Peach Cobbler to Die For!

I call this my 2-2-2-2 recipe :) But don't forget the butter!!!

2 c flour
2 c sugar
2 c milk
2 tsp baking powder
1 cube margarine or butter
Fruit or pie filling - Fresh apples or peaches are great for this

Melt margarine in 9 x 13 baking dish
Mix flour, sugar, baking powder together, blend well. Add milk and beat till smooth. Add melted butter.
Pour into buttered pan (or spray with Pam)
Put fruit on top (I use two cans of peaches with juice)
Dot the top when finished (but before baking) with small dots of butter. Sprinkle with cinnamon and a little sugar to make it extra tasty!

If you use fresh peach juice, you will need to add some sugar water with the fruit to add some liquid.

Bake 350 for 1 hour or until cobbler is firm/browned

This recipe is so fun—you leave the topping on the bottom and add the fruit to the top. During the baking process they reverse and the top browns. Yummy.

Mini Apple Crostatas - A 5-Ingredient Recipe

1 Pillsbury® refrigerated pie crust (from 15-oz box), softened as directed on box
1 large baking apple, peeled, cored and thinly sliced (about 2 cups)
2 tablespoons sugar
1/4 teaspoon ground cinnamon

8 teaspoons caramel flavored topping

Heat oven to 425°F. Unroll crust on work surface. Roll crust out slightly; cut into 4 (5-inch) rounds. Place rounds on parchment lined cookie sheet.

In medium bowl, mix sugar and cinnamon; toss apple slices into sugar mixture. Divide apple slices evenly onto center of each pie crust round. Fold 1/2-inch of crust over filling, pinching slightly so that crust lays flat on apples.

Bake 18 to 20 minutes or until crust is golden brown and apples slices are tender. Drizzle 2 teaspoons caramel topping over each crostata. If desired, serve warm with ice cream.

Thanks to our friends at

School Is In Session!

Well ladies, the time is here. School (Cooking Class) starts in October. Since we are changing days, you'll want to mark your calendars for Thursday, October 7th (first Thursday of the month). Morning class will be at 9:00 a.m. and the evening class will be (the same day) at 6:30 p.m.--friends and husbands are always welcome.

Our first class this month will be two-fold... First we're going to learn how many meals you can get out of one roast, and then we're going to learn how to stretch a chicken (you can use your imagination for that one!). So, grab a friend and come learn how to tighten your budget and make your food dollars stretch!!!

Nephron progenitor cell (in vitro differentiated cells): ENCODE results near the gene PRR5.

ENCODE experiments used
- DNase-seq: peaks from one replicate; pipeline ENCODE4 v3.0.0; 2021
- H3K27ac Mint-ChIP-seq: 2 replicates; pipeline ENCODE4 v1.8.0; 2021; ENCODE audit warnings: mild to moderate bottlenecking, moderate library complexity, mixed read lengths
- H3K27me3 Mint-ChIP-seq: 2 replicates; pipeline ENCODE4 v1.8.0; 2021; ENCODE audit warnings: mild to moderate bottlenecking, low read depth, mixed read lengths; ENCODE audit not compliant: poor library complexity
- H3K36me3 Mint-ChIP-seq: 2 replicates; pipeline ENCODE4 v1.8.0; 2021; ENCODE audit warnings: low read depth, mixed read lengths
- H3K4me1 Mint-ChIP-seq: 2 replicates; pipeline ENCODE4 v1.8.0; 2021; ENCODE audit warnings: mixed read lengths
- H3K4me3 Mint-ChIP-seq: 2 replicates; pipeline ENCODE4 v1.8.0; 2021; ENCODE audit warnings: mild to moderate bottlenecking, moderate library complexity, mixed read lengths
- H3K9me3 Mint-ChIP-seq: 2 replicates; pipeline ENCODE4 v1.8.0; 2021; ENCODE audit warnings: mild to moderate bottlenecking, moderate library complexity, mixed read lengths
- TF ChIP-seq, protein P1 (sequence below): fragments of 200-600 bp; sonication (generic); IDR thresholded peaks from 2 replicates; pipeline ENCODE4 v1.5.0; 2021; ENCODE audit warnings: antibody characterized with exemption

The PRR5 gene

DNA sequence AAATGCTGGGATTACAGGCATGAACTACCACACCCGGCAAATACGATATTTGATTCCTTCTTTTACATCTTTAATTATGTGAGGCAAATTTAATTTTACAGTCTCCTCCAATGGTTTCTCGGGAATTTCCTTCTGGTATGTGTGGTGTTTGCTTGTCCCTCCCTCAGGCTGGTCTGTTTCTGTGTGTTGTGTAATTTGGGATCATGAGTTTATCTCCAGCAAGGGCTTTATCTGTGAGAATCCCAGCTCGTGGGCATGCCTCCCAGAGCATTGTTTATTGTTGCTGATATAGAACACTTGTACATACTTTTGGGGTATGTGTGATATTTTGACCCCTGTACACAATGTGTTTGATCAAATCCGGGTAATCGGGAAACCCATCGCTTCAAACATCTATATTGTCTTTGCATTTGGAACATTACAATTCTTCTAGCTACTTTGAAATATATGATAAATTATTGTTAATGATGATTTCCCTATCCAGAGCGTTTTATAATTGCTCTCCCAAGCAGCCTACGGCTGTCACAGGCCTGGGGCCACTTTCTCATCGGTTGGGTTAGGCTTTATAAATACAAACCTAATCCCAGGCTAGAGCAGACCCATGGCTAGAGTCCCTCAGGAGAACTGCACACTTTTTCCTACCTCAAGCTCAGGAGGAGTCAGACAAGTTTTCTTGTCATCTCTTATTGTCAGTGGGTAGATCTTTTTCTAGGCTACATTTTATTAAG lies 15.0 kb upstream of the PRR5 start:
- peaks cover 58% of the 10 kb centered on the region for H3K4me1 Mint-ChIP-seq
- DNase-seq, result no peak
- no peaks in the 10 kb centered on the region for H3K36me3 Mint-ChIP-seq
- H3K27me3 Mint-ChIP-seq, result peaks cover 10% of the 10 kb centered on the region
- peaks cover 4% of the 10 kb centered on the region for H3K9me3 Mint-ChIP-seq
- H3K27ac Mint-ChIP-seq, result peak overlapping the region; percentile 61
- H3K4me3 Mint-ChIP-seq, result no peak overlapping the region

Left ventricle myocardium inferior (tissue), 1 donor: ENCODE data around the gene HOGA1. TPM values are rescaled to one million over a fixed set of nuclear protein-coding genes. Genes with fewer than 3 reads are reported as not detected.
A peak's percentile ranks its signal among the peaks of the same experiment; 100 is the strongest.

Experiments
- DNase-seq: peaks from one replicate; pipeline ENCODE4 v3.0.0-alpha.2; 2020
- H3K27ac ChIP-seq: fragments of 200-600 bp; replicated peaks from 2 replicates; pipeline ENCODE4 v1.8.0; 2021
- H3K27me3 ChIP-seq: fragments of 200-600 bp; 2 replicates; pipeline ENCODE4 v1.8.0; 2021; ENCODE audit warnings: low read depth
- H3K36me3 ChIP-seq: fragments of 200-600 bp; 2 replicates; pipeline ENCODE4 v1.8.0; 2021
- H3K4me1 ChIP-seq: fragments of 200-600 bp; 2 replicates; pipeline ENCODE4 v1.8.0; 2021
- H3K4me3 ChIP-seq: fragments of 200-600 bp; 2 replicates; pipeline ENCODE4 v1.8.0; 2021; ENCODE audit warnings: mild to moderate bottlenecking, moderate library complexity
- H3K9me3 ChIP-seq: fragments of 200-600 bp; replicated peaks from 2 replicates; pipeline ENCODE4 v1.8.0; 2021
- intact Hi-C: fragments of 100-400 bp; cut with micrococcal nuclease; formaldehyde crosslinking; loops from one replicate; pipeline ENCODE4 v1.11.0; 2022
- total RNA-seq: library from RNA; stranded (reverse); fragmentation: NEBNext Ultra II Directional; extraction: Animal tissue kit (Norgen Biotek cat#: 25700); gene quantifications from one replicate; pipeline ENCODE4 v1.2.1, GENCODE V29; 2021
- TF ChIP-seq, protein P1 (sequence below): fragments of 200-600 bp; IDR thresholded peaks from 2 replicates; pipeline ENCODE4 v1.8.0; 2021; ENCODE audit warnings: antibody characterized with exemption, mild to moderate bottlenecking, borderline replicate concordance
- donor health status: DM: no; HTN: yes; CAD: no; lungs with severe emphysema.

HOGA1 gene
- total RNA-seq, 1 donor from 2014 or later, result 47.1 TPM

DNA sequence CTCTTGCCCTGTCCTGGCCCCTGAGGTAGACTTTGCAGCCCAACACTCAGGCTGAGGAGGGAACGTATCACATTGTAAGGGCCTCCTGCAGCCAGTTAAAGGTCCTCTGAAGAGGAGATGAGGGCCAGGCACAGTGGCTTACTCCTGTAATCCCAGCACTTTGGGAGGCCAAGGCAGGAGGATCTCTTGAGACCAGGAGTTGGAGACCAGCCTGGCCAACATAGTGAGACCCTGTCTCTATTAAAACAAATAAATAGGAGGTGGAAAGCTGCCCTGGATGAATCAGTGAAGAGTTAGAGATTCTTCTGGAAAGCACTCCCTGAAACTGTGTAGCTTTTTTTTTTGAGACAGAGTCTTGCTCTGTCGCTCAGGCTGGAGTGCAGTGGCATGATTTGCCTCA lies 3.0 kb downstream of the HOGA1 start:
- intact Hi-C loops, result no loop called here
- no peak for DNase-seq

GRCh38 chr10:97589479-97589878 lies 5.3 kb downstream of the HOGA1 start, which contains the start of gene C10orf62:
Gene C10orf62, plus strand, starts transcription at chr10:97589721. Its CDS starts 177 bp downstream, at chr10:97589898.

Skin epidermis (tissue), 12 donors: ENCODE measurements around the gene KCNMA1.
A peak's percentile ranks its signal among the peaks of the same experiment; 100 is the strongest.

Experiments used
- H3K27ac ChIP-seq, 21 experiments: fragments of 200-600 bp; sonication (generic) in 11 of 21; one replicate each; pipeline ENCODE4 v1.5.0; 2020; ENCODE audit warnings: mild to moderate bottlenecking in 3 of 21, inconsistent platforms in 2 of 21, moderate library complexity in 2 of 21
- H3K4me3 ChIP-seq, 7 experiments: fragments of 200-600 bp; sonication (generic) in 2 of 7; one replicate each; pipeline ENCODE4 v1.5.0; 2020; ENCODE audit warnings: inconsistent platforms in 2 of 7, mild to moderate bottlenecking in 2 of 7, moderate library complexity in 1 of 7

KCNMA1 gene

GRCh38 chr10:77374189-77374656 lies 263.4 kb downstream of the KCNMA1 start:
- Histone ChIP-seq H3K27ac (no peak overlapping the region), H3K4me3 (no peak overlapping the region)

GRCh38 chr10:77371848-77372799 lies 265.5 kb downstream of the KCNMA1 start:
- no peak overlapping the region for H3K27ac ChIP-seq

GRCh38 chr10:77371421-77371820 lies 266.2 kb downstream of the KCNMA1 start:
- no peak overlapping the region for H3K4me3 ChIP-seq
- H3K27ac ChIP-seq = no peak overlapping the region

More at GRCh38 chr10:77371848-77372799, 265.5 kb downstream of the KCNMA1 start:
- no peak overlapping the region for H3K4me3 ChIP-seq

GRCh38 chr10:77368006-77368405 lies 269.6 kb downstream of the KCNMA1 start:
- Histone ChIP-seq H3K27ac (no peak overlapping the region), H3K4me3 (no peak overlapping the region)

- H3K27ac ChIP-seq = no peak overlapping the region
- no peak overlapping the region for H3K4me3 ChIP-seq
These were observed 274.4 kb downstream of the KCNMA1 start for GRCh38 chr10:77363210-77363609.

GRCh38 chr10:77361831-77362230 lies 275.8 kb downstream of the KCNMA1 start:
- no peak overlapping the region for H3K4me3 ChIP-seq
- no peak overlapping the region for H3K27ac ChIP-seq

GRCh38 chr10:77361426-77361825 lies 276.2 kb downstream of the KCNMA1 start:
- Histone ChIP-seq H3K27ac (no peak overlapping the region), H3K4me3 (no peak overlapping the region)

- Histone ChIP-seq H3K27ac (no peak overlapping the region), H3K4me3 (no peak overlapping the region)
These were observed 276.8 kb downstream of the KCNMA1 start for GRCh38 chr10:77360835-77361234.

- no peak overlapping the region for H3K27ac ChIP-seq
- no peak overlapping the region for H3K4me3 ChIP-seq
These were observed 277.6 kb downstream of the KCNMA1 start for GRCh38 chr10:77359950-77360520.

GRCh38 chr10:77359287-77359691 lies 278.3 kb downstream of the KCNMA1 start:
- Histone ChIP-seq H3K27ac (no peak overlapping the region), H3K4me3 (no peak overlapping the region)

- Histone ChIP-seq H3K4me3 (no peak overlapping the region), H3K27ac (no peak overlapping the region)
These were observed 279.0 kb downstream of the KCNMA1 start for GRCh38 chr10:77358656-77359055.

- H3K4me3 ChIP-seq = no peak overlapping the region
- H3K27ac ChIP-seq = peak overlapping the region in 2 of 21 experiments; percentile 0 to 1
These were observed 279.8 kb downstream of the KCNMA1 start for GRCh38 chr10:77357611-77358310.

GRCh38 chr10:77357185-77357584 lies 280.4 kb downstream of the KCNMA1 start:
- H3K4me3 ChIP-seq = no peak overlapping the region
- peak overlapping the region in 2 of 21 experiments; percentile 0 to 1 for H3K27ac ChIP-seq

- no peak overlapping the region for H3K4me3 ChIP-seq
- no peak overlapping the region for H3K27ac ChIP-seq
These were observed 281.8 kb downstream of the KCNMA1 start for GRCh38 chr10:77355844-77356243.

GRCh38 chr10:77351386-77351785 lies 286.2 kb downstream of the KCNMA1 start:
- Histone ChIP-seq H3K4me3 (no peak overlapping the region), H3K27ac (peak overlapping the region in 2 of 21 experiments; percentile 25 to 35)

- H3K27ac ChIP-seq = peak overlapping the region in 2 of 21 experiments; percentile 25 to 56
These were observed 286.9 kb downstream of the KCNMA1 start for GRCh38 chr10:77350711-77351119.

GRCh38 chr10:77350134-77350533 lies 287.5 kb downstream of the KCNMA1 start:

As always, class will be held at my home, 11838 S 194th Drive, Buckeye--in Rainbow Valley. I so hope you will join us. Don't be late--you might miss something important.

Last Minute Pizza Anyone?

Homemade Pizza - From our friends at

I'm doing something a little different from our usual menu today but hope it will be of help just the same. With football season in full swing and the kids bringing their friends home from school, I thought I might give you one recipe that will take care of your whole meal, including your dessert and a menu that young and old alike love. What is this wonder recipe?

Why pizza of course! It is so versatile and can be used for so many things. I especially like to make it to use leftovers. Don't be afraid. Read this recipe through because our recipe for pizza dough uses only a few everyday ingredients and we give you methods to make it that are as easy as stirring up muffins. Even if you don't want to make your crust from scratch, read on because there are many good ideas for toppings and other things.

• If you have half of can of pineapple and a little bit of ham left, throw it on a crust with some cheese and you have a Hawaiian pizza.
• Do you have a couple of hamburgers, hot dogs or pieces of chicken left from barbecuing? Then spread your crust with barbeque sauce, onions and cheese.
• What about all of those garden veggies that you haven't figured out how to use? How about a Garden Vegetable Pizza? Use zucchini, diced tomatoes, mushrooms, onions and bell peppers.
• Pull all of those containers out of the freezer filled with small amounts of meat and use them with some cheese for a meat lover's pizza.
• You can even make a homemade pizza if you don't have sauce. Just spread your crust with olive oil and minced garlic. Then top as usual.

I am including the recipe for our pizza dough and crust from the book. Before you panic and stop reading, thinking it will be too much work, read on a bit and see if you don't have a change of heart.